During these periods of mass exoduses by Burundians, neighbouring states have been among the preferred host countries. Indeed, Tanzania, the Democratic Republic of the Congo (DRC) and Rwanda are some examples of bordering states with large concentrations of the Burundian diaspora. Beyond these destinations, a minority of Burundians have settled both in Europe (Switzerland, France and Belgium) and North America (Canada and the US).
For those who leave, the choice of an asylum country depends either on their financial capacity and/or level of education. Some students and civil servants having obtained scholarships or been elected for missions abroad, and decide not to return to Burundi when reflecting on their country’s situation. For other refugees, both physical and psychological safety are determining factors when it comes to deciding whether to stay or to leave.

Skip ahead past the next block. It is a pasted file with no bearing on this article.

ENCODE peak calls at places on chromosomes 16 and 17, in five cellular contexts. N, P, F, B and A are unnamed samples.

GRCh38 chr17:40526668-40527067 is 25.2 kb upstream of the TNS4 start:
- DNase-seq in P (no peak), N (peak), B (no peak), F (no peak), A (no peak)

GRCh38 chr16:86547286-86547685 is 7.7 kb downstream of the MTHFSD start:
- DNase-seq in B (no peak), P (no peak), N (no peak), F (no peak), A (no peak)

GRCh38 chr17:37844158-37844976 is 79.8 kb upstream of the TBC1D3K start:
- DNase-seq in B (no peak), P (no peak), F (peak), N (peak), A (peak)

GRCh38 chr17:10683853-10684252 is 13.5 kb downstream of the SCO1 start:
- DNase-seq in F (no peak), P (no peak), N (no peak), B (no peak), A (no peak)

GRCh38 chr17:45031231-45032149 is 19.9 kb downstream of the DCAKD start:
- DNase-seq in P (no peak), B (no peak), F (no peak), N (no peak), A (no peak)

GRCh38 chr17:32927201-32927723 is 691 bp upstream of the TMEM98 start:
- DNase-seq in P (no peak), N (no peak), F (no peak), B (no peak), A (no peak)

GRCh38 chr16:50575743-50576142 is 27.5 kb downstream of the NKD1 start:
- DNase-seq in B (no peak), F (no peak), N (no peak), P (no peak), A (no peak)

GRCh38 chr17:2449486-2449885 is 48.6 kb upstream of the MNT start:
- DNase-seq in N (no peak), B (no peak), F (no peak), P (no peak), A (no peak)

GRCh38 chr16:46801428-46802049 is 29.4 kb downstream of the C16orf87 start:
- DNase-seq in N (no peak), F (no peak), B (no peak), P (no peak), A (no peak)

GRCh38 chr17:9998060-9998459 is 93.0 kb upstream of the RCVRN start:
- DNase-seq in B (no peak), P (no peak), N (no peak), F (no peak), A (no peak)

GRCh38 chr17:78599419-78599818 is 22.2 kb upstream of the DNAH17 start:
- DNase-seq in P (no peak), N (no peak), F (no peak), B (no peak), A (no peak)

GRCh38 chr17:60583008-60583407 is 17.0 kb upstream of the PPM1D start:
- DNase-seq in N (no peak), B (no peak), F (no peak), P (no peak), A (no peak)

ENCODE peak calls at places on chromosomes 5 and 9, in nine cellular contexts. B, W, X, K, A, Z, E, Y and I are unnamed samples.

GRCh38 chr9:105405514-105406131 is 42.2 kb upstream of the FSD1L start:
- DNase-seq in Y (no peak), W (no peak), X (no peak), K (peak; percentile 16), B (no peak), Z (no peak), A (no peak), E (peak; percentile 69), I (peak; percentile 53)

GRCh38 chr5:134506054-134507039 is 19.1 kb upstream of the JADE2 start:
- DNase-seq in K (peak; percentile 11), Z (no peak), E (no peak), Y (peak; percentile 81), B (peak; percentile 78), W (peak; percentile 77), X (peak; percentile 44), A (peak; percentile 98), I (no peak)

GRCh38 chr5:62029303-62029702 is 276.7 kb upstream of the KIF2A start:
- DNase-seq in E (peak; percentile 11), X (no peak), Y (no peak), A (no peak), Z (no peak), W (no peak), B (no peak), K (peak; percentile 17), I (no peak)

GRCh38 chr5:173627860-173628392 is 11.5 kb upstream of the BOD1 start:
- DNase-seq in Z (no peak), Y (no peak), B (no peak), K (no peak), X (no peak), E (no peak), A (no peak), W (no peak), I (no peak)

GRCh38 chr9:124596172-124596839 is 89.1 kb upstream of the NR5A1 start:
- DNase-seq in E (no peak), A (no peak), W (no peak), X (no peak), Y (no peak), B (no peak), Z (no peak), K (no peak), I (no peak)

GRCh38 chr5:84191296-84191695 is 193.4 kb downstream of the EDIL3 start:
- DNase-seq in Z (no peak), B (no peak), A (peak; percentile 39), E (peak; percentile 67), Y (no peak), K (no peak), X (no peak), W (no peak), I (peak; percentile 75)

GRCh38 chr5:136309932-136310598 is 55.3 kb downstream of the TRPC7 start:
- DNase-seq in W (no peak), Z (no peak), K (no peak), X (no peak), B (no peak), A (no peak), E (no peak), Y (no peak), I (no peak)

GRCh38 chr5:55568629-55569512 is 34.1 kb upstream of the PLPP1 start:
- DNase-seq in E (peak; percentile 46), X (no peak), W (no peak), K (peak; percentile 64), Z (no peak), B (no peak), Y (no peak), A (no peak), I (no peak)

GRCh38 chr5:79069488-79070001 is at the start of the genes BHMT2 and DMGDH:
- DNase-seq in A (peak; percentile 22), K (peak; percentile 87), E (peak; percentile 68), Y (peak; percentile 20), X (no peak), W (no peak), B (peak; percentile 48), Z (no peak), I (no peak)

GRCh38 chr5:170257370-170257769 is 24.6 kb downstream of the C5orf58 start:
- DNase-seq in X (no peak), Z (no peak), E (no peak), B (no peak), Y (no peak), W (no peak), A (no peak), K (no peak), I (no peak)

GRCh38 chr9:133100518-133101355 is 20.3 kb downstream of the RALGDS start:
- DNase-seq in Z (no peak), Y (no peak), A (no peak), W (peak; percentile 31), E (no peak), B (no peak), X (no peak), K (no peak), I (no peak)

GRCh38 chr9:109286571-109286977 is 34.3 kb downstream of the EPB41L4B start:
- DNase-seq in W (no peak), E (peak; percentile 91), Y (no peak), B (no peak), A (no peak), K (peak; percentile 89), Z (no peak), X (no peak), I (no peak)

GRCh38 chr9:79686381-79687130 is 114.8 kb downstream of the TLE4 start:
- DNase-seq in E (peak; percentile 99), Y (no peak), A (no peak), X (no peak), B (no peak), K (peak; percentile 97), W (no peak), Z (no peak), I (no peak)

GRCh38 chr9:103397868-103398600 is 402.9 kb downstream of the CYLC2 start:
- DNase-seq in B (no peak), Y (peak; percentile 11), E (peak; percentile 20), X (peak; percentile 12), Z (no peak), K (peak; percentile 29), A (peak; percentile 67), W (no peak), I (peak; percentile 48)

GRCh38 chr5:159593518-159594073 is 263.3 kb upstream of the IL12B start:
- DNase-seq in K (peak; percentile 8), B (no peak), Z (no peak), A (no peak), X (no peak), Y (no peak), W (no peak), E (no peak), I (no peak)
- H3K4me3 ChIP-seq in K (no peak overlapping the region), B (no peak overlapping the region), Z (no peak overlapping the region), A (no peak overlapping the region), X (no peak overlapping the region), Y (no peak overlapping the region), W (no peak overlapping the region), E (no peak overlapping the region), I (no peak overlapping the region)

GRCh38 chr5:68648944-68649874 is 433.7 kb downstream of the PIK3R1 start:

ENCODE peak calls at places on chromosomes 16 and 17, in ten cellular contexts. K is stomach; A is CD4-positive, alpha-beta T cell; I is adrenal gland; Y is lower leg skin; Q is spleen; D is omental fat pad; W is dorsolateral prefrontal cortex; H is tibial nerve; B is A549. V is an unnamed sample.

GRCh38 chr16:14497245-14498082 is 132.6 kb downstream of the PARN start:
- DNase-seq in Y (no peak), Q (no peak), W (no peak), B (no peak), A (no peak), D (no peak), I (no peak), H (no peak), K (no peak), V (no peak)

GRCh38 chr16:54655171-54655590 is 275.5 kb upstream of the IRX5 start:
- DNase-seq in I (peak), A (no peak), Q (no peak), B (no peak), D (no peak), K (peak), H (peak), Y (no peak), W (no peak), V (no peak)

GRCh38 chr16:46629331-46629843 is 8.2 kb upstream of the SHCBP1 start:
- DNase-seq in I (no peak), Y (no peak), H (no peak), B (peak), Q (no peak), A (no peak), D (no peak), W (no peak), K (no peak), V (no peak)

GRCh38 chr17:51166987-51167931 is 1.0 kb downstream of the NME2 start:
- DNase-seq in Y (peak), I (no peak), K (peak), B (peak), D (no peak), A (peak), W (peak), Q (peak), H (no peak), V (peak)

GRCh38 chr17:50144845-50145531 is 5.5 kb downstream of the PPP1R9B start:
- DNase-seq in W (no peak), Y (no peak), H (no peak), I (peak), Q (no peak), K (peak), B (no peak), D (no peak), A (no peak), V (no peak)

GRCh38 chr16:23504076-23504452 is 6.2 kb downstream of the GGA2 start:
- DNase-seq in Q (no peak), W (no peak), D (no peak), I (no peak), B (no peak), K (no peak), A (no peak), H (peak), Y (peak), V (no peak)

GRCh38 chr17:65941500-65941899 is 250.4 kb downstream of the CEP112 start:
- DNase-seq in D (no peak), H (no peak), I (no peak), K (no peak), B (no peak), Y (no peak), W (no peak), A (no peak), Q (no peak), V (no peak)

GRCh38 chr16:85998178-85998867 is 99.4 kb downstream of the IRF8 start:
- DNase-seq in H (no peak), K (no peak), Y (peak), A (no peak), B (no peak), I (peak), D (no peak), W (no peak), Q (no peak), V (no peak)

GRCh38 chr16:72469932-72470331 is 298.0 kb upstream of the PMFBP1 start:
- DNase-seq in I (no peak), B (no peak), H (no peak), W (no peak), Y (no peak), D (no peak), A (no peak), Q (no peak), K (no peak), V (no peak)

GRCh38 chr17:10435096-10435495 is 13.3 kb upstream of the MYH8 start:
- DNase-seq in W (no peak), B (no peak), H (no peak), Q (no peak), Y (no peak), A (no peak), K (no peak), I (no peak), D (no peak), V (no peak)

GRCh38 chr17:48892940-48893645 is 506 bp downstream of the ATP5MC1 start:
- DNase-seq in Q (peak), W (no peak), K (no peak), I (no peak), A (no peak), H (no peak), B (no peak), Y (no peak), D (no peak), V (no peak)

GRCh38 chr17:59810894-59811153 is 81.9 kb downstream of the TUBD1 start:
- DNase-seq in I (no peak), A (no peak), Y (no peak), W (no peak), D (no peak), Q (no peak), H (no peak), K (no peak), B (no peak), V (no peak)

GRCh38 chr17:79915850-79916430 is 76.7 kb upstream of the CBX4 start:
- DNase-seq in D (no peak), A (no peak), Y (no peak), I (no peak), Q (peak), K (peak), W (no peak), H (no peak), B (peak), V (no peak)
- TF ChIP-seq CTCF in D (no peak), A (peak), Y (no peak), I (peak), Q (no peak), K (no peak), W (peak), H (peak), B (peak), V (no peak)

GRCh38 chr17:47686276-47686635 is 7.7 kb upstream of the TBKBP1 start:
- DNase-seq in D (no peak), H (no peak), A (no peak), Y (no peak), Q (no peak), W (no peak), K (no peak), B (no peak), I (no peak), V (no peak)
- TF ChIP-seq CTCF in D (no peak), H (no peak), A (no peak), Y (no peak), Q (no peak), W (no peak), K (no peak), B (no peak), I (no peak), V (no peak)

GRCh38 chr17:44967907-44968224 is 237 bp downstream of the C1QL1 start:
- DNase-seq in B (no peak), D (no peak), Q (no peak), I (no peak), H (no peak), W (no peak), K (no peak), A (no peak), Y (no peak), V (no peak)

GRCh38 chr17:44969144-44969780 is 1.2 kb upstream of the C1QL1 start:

Following the 1990s conflict, for example, Tanzania, DRC and Rwanda welcomed refugees who were fleeing, with the political positions expressed towards Burundian refugees and Burundian politics an indicator influencing the decisions of where to flee to. In parallel, this resulted in the creation of political movements such as Umuhari w’Abakozi b’I Burundi (Burundian Worker’s Movement, UBU) in Rwanda, the Palipehutu (Parti pour la Libération du Peuple) in Tanzania in the 1980s and the CNDD (Conseil national pour la défense de la démocratie – Forces pour la Défense de la Démocratie) in the DRC, which showed political support to Hutu refugees – trajectories which evolved through diasporic political movements, armed wings of these diasporic groups and major political parties in Burundi.